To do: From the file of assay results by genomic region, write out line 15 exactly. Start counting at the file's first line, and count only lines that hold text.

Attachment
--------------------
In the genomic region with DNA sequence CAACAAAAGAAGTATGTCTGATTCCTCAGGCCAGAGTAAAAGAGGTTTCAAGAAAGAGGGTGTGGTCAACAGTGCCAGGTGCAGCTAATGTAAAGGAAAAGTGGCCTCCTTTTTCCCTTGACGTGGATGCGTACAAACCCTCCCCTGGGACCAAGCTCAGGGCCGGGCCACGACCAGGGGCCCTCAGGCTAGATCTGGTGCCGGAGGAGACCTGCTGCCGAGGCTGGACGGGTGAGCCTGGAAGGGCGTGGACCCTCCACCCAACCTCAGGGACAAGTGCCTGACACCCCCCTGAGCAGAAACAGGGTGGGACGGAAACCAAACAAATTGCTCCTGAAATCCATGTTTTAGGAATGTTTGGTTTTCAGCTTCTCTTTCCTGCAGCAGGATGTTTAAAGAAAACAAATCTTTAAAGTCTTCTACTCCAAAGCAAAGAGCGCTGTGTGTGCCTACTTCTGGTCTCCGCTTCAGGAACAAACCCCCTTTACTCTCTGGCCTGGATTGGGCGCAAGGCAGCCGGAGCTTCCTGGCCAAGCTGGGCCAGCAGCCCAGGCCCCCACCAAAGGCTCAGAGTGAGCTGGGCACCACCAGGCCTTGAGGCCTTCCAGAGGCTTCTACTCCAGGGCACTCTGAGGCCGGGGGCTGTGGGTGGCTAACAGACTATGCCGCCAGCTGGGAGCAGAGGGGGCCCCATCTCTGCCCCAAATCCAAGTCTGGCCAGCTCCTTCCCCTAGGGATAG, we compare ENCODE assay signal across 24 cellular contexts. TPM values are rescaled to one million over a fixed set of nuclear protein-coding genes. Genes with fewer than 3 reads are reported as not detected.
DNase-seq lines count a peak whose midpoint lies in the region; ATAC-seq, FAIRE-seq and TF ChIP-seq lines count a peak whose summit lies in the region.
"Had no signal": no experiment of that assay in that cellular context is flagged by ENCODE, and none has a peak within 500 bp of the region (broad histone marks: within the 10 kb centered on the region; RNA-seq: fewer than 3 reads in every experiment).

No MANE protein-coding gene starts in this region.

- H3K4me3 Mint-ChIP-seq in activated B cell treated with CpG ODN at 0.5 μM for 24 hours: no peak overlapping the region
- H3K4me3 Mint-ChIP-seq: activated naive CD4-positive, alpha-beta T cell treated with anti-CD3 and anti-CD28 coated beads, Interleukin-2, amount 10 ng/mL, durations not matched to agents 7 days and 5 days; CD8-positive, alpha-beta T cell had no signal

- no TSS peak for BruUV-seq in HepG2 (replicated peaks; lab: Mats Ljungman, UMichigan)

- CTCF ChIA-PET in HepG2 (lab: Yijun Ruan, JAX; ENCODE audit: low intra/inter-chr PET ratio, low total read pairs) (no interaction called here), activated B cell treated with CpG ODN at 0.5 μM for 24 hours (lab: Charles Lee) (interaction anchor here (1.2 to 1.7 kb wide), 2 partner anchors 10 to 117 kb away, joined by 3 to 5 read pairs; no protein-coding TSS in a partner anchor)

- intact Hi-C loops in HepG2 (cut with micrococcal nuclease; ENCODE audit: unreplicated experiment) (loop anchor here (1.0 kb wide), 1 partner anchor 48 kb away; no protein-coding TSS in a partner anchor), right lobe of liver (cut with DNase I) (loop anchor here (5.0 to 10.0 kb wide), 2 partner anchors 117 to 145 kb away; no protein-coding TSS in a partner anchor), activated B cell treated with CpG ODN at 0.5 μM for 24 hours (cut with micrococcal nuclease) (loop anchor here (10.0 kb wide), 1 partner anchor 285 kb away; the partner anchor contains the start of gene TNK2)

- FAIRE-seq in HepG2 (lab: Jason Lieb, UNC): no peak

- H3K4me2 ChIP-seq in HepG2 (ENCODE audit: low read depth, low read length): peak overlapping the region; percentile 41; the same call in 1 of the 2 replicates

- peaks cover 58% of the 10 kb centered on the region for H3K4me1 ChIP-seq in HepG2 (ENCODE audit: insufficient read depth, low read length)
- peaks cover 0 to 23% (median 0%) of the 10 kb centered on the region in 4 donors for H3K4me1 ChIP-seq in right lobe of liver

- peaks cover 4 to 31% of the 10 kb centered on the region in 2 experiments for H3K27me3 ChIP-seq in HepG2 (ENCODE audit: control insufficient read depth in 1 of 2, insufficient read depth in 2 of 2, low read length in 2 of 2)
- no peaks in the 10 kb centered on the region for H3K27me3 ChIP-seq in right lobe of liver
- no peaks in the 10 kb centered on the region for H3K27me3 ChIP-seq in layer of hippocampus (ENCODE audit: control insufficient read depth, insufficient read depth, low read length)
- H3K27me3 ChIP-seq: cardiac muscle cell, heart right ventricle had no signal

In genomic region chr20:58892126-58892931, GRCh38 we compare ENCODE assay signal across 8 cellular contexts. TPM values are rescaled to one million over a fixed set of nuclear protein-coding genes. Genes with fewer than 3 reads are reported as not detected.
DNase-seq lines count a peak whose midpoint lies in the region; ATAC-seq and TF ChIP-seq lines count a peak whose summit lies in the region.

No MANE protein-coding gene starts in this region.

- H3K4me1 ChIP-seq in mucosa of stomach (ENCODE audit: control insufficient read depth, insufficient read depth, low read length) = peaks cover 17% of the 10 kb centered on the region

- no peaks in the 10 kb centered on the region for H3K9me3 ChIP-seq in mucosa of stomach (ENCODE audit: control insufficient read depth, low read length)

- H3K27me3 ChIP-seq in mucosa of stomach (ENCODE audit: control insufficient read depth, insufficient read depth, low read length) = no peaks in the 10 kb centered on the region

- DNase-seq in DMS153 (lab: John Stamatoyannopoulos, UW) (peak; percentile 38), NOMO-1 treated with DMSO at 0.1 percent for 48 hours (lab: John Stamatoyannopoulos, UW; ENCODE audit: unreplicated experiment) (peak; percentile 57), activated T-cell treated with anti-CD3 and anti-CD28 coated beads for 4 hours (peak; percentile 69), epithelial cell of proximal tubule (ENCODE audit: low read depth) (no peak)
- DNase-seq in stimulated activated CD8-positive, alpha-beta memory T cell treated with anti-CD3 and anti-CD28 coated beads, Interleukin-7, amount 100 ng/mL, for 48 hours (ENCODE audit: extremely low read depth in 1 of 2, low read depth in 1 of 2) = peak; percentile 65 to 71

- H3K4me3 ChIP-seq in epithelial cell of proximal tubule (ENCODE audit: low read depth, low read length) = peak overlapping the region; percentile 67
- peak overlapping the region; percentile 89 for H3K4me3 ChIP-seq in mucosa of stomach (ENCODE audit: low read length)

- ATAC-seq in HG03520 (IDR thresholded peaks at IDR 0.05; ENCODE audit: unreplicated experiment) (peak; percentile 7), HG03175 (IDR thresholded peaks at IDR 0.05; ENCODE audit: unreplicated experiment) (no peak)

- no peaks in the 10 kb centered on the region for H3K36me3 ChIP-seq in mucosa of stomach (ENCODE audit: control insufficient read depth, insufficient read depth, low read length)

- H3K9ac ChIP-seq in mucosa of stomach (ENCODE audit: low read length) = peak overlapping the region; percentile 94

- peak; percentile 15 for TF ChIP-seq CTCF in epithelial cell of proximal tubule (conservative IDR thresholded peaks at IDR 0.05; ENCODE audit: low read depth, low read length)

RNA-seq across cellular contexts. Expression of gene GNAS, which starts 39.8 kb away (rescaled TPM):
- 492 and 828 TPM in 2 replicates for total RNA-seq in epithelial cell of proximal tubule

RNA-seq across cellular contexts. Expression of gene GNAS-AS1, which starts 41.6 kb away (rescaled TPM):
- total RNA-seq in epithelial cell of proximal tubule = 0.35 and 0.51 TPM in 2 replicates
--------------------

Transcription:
- no peaks in the 10 kb centered on the region for H3K27me3 ChIP-seq in right lobe of liver